Is fast fashion resale really forbid-able?

Sustainability and second-hand shopping are all everyone in fashion seem to talk about these days and for good reason.

The climate is in crisis, as is the cost-of-living, so it makes sense that people are turning to sites such as eBay and Depop to snag a bargain or re-sell belongings that are just gathering dust.

Controversially, popular re-sale site, Vestiaire Collective has announced a ban on fast fashion on their platform as they focus on high-end and designer brands instead.

Vestiaire is looking to cement itself in the luxury resale market. Image from Alamy

According to research by the Bussiness of Fashion, roughly five percent of items posted on the site were from fast fashion giants, such as Boohoo and so whilst it might not make up a large percentage of their content, this move could push users away to apps such as Depop or Vinted.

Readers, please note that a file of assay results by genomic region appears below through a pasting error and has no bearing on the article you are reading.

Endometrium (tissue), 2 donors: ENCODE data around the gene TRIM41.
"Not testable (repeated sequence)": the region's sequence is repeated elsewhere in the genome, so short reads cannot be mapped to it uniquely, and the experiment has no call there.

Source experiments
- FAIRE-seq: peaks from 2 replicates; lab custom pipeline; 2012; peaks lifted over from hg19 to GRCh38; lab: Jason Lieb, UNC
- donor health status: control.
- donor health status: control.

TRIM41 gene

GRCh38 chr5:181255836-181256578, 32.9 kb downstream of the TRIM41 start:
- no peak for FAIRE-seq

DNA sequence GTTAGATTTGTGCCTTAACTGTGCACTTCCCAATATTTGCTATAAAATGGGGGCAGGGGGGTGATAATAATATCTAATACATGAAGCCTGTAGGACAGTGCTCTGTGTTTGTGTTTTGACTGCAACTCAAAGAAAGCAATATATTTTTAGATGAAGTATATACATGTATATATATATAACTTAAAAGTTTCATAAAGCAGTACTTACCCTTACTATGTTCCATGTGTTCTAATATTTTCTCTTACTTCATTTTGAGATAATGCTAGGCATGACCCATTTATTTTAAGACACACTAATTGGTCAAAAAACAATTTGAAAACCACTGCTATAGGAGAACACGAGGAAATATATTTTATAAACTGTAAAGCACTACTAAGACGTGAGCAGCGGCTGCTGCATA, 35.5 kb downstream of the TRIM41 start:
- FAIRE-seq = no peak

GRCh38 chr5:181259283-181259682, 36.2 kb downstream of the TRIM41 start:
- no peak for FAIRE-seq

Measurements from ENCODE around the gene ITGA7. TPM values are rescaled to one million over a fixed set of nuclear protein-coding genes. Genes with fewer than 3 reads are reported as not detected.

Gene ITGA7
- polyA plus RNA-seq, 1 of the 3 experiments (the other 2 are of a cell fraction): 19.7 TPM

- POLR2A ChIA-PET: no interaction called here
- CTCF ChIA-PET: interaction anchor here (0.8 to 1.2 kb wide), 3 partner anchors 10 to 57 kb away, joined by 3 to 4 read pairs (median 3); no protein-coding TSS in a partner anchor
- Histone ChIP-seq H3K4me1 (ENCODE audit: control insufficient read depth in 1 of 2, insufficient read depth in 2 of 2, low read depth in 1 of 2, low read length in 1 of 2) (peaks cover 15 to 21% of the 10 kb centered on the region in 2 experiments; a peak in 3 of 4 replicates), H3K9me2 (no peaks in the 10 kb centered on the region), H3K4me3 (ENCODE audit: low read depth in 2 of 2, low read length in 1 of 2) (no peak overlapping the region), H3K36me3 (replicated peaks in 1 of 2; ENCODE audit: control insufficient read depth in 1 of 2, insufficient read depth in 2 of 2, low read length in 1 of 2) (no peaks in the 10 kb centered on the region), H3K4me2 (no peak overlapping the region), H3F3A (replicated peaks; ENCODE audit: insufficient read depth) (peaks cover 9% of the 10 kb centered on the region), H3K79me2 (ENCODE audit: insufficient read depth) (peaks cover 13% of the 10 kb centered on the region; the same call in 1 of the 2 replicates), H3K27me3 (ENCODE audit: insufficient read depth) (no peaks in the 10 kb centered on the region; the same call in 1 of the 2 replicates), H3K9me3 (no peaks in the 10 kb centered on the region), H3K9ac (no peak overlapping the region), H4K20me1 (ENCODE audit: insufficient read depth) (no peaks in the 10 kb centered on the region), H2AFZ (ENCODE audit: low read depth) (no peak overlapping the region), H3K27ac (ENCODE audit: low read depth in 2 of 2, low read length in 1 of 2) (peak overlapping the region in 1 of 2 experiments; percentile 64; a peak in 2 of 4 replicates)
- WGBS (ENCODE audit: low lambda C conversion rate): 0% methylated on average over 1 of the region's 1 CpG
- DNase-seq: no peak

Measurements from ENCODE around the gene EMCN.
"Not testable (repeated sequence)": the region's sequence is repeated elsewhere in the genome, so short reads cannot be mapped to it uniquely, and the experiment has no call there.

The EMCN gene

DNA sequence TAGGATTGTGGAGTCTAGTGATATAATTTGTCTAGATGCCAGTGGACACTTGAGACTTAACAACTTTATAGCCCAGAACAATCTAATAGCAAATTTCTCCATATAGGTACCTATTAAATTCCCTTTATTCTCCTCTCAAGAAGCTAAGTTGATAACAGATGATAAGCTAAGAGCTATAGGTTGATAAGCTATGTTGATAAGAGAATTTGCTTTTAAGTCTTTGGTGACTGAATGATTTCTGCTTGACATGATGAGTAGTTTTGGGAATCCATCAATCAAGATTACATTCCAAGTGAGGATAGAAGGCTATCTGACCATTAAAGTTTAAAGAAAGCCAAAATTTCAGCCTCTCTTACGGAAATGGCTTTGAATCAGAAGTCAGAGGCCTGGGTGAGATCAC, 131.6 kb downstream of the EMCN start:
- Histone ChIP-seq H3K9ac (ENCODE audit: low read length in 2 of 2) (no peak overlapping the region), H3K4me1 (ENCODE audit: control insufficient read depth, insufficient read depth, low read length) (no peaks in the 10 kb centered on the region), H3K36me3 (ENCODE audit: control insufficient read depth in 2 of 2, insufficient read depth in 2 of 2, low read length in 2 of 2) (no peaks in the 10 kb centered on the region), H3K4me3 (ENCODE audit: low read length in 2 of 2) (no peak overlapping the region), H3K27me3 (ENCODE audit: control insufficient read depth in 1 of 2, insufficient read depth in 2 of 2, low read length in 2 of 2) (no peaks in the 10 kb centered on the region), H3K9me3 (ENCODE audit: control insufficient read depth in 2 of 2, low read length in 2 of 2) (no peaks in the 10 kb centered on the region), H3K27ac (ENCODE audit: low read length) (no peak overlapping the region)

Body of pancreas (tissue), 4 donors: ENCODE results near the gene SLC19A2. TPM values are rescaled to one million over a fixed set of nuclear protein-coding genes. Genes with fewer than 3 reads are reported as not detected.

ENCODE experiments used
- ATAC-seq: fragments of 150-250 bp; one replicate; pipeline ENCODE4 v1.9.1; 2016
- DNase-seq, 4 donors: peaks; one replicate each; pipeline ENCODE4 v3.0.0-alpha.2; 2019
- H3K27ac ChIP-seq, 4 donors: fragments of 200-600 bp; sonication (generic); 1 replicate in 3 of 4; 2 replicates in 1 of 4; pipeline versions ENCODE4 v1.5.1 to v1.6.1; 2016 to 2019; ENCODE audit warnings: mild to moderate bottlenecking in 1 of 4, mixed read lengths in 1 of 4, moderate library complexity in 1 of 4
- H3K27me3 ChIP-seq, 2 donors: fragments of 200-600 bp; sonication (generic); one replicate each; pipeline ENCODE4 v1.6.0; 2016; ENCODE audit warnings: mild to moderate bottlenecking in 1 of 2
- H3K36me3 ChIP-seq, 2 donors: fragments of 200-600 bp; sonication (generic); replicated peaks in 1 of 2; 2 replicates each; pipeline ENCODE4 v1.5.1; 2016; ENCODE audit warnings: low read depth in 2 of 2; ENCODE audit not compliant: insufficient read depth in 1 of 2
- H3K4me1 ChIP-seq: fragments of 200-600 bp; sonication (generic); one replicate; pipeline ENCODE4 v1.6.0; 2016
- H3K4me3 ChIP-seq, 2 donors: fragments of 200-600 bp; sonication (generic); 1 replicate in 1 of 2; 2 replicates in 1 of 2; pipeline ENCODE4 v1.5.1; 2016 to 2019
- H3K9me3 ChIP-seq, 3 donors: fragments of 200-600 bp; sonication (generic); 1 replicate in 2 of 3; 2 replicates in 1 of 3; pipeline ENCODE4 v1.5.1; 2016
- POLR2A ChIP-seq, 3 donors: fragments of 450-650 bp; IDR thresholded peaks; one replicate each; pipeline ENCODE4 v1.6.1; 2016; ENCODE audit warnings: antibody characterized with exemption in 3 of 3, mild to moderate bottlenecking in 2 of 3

“My understanding was that Vestiaire Collectives was a marketplace for second-hand quality and luxury products, I wouldn’t have expected to find fast fashion product on their website,” said Mathilde Charpail, founder of Sustain your style.

“In my opinion, either they made a loud announcement with little or no action, or their definition of fast fashion is different than mine.¬†On other second-hand platforms such as Vinted customers can find fast fashion products. Which in my opinion has an environmental value because once a product is produced it is better to give it a longer life rather than throw it away and produce a new one.”

The decision is an attempted push to distance the company from overconsumption, but removing the ability to extend the life of these mass-produced garments could be seen as a move to hinder mindful buying and promote the binning of these cheaper items.

Image from Alamy

The decision also further pushes the app into the luxury market, which may or may not affect its popularity: only time will tell.

 

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